By Ed Szoke and Jorel Torres
On 12 Feb 2020 a strong cold front pushed southward across the Northern Plains and Midwest bringing dramatically colder temperatures and howling northerly winds, creating widespread blowing snow and blizzard conditions during the daytime hours of 12 Feb. While dramatic, such conditions are not unusual for the Northern Plains, where forecasters have noticed that such widespread blowing snow actually appears in GOES-16/17 in some of the bands and RGB products. For this case there are two excellent blogs out there on this event: one from Carl Jones of the Grand Forks, North Dakota WFO at https://satelliteliaisonblog.com/2020/02/13/arctic-cold-front-blizzard-feb-12-2020/ , the other by Scott Bachmeier of CIMSS at https://cimss.ssec.wisc.edu/satellite-blog/archives/35635.
Here we add to their excellent insight with a look at a couple of other satellite products. One is the CIRA Snow/Cloud Layer Product, an RGB product that discriminates snow from clouds, but unlike other RGBs the snow appears as white.
Here is a METAR time series for Grand Forks, ND. The cold front comes by in the early hours of 12 Feb followed by a period of light snow and howling northerly winds. By daybreak the clouds had cleared with visibilities quite low in the widespread blowing snow.
Corresponding animation of surface observations, from 15-21Z, 12 Feb 2020, can be seen below as well.
As noted in the two blogs referenced earlier, we are likely able to see the blowing snow from the snow cover because the blowing snow has smaller sized crystals with different reflectance properties, making it appear differently from the underlying snow in Band 5, which contributes to the two RGB products previously shown.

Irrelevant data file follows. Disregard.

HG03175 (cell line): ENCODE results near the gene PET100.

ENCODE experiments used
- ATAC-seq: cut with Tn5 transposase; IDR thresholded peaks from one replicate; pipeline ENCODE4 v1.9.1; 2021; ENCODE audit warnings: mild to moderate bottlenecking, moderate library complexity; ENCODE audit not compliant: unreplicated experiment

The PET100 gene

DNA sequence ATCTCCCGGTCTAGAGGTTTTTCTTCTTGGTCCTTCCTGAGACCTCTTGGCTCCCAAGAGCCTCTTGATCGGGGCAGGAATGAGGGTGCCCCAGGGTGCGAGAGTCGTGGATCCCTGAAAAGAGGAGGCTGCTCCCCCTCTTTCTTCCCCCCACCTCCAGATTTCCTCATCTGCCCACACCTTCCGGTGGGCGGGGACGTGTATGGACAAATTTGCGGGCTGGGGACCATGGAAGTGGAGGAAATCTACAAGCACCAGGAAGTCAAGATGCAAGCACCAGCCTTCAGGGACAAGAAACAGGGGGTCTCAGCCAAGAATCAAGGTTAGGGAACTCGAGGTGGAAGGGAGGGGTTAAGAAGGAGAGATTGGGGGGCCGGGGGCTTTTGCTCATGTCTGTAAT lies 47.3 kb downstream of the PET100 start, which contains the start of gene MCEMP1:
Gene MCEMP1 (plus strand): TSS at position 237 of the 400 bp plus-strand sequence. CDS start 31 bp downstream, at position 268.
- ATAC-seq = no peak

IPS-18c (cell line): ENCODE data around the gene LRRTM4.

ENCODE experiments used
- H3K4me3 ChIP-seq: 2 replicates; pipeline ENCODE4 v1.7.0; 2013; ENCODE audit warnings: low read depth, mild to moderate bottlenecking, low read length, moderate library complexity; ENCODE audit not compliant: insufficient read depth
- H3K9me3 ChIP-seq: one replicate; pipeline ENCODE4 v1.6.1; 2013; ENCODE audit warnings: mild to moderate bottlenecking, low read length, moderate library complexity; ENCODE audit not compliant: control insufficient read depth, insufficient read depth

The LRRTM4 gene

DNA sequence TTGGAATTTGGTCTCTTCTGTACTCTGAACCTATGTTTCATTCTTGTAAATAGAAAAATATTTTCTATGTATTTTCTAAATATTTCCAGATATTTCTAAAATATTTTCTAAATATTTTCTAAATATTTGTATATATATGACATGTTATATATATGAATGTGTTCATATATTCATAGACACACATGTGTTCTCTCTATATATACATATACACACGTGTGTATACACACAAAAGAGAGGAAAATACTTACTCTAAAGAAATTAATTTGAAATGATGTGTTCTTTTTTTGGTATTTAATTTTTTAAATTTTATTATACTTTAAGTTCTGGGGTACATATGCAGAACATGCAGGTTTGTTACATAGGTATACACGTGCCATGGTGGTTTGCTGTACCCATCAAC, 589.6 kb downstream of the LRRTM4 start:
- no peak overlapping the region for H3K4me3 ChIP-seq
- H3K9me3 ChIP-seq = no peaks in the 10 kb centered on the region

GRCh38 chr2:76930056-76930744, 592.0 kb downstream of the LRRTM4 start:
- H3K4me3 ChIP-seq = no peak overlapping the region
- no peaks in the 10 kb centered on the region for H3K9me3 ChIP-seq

In addition to the high temporal refresh rate from GOES imagery, polar-orbiting satellites from JPSS can provide observations of surface features at high spatial resolution, in this case, blowing snow. Polar-orbiting satellites, SNPP and NOAA-20 contain the VIIRS instrument, comprising 22 spectral channels that exhibit 375-m and 750-m spatial resolutions.
The 1.6µm channel from NOAA-20 VIIRS (I-3) and the GOES 1.6µm (Band 5, previously mentioned above) are known for discriminating cloud phase: liquid water clouds (reflect at 1.6µm) versus ice clouds (absorb at 1.6µm). The 1.6µm spectral channel can also provide land/water contrast in the imagery, depict snow cover (i.e. black colors, since snow absorbs rather than reflects at 1.6µm) and observe blowing snow (i.e. greyish-white colors exhibiting varying reflective properties compared to snow cover).The main difference between GOES 1.6µm and NOAA-20 VIIRS 1.6µm is the spatial resolution: 1-km compared to 375-m, respectively. NOAA-20 VIIRS imagery, below, observes blowing snow at 1815Z, 12 Feb 2020.
Although polar-orbiters have a coarser temporal resolution compared to GOES, there were three polar-orbiting overpasses that observed the blowing snow event; 2 from NOAA-20, and 1 from SNPP. See video below; notice how blowing snow moves to the south throughout the animation. Observations were taken between 1815Z-1951Z, 12 Feb 2020.